It’s tempting to say that over the course of the Middle Ages, the proportion of aristocrat/servant-robbers declined and the proportion of vagabond and/or outlaw and/or desperate robbers increased. Civic criminal records show that many thieves operated on a bare survival level rather than bigger heists, and it seems reasonable that their counterparts outside the town walls might have been in similarly desperate circumstances. The agonizing long-term reigning in of wayward lords, on the other hand, operated at different speeds and scales in different parts of Europe. And as the case of soldiers/claimed soldiers demonstrates, it’s not a matter of “noble OR outlaw,” but a sliding scale that likes to tip up and down at different times.

    As far as protection, the most important thing to remember is that attack was by no means a guarantee. Travel increased exponentially over the course of the Middle Ages–both local and long distance. In other words–most of the time, it was successful, and that most of the time was enough to be worth the risk. That said, there were a couple of basic ways travelers could protect themselves. The first is probably the most obvious: travel in groups. When Ibn Battuta crossed North Africa on his way to Mecca, he was basically told, “Nope, you’re waiting until the caravan goes this year, full stop.”

    It’s also evident that travelers, perhaps especially merchant groups with valuable cargo, were often armed. Even at the sporadic times and places where weapon-carrying was regulated in medieval Europe, exceptions were frequently made for travelers.

    Escorts are a trickier business to suss out of the sources. There are a few references to a ruler decreeing a soldier would accompany caravans between towns (especially in Italy), but in practice, this seems to have worked out symbolically far more than actually–almost a means of insurance, if cargo was stolen the merchant might be reimbursed for part of it. Italian bankers paid handsomely for military protection of their largest transports, especially if straight-up currency was involved.

    Disguise was another popular method of attempted protection. By the late Middle Ages, pilgrims in medieval Europe had a distinctively coded style of dress. It might sound silly, but in fact, there are comparably few reports in sources of pilgrims being attacked–and a *whole lot* of complaining about not-pilgrims using pilgrim attire to conduct espionage, moneymaking business, or simply avoid payment of tolls at bridges and towns.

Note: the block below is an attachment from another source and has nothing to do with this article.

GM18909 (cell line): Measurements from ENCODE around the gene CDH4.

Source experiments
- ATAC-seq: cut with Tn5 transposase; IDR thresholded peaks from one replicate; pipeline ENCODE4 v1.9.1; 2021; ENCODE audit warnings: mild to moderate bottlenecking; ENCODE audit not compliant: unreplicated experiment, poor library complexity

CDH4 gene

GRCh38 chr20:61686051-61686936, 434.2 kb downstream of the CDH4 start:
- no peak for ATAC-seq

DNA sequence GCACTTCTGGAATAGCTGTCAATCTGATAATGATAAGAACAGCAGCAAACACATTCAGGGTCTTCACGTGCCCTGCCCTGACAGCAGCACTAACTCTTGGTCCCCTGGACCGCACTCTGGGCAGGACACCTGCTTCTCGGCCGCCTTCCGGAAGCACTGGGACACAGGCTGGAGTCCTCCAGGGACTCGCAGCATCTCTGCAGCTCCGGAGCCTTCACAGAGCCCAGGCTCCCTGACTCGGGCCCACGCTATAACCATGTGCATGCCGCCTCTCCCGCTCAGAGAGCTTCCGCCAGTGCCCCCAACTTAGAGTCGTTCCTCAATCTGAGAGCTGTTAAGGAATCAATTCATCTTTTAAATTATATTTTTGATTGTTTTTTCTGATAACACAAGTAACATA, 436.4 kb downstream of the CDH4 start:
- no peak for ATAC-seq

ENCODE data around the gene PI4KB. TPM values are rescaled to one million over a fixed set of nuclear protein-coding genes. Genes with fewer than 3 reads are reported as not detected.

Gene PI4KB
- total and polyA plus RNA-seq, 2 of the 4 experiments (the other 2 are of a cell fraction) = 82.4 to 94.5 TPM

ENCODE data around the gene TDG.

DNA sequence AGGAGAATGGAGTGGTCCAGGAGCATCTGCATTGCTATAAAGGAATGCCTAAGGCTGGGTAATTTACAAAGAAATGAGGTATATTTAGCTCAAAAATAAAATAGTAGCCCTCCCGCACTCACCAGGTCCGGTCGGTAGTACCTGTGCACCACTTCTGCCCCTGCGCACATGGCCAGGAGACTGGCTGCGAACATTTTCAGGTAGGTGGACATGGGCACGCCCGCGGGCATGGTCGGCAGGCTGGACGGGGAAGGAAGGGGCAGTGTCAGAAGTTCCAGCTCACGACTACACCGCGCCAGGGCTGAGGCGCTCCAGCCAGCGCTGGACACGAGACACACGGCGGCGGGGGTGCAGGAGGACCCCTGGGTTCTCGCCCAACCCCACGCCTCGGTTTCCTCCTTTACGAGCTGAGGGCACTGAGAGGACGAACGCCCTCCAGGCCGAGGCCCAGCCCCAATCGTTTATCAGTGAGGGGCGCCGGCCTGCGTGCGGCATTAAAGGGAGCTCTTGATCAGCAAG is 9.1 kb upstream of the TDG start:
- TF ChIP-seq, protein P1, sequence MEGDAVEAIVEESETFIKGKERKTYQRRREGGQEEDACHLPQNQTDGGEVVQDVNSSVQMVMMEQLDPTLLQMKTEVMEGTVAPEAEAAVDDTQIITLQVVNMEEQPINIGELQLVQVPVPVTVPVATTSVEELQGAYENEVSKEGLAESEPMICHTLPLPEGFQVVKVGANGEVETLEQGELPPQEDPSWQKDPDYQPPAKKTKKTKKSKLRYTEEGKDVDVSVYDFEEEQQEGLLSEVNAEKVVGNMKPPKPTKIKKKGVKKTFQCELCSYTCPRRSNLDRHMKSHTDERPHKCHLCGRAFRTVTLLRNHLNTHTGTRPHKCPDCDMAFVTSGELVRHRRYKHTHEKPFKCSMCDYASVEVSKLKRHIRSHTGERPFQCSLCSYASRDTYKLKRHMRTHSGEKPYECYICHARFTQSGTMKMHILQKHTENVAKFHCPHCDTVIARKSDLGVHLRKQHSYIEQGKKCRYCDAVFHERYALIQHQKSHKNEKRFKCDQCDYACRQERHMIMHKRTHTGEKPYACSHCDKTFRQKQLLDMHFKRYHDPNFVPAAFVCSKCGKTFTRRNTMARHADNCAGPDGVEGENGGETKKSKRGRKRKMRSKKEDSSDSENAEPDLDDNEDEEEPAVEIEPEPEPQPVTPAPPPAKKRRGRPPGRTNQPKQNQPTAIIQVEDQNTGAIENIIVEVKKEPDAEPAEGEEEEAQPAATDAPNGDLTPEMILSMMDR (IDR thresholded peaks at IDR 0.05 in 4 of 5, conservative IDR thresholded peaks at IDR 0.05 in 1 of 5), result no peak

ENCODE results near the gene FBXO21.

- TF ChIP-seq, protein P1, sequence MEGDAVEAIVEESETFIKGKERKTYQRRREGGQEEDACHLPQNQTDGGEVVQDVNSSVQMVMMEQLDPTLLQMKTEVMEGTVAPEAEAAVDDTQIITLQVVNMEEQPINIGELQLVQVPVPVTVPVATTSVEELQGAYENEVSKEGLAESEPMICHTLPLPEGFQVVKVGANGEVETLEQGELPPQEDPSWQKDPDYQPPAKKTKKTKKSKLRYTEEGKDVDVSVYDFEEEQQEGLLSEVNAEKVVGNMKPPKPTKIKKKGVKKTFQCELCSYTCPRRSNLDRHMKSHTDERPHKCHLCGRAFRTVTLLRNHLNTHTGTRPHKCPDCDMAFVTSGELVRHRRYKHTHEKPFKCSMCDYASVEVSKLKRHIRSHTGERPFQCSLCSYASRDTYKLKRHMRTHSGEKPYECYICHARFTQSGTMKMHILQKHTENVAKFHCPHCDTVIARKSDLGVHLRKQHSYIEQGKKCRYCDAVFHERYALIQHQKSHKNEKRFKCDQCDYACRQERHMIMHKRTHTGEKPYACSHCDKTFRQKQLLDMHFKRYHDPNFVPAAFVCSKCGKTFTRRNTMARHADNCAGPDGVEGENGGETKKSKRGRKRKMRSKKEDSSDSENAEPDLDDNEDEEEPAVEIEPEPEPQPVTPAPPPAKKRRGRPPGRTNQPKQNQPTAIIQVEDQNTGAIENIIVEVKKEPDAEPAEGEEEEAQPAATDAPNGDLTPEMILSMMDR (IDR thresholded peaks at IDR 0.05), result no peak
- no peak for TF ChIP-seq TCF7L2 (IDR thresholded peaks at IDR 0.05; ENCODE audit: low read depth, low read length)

And, indeed, the final method of protection wasn’t really protection at all. Jewish and Christian sources alike debate whether it is moral to just go ahead and buy back your stolen merchandise from the thieves.

    Overall, highway banditry was indeed a problem in the Middle Ages, particularly in the more lucrative high-traffic areas between nearby towns or around a city. The most risk, indeed, was carried not by long-distance travelers but by everyday business. And while *homicides and robberies* flare up in legal sources, a lot of bandit activity would basically have consisted of bribes or “paying for safe passage, wink wink.” Scholars have also suggested that roadside crime increased over the course of the Middle Ages–laws against banditry become more common proportionally; inns and hostels spring up on the roadside to accommodate/protect travelers overnight. But this only makes sense. More people traveling more often and with more money–and more to the point, more reasons to have money.

  2. threechance

    July 18, 2017 at 11:44 pm

    A similar question was answered by /u/NewYorkeroutoftown in this thread:

    https://www.reddit.com/r/AskHistorians/comments/55pdq9/how_prevalent_was_the_threat_of_bandits_in/

  3. Abadatha

    July 18, 2017 at 11:44 pm

    Here’s a very similar thread from (2014)[https://www.reddit.com/r/AskHistorians/comments/2mx20x/works_of_medieval_fantasy_often_depict_bandits_or/].

  4. battedmd

    July 18, 2017 at 11:44 pm

    It may have been a problem all over, not just Europe. I will need someone to verify this, but I remember something about Buddhist temples being placed along the Silk Road. They were used like outposts and banks, like a safe haven for travelers. The monks learned martial arts to fend off bandits while traveling and also to protect the temples.

    My question is if Europe had a similar banking system, or route set up that had to be protected in a similar way?

  5. [deleted]

    July 18, 2017 at 11:44 pm

    [removed]

  6. dragonsni

    July 18, 2017 at 11:44 pm

    Thanks for your help D. There were a big group of diverse people.

  7. PILLUPIERU

    July 18, 2017 at 11:44 pm

    Were the bandits violent?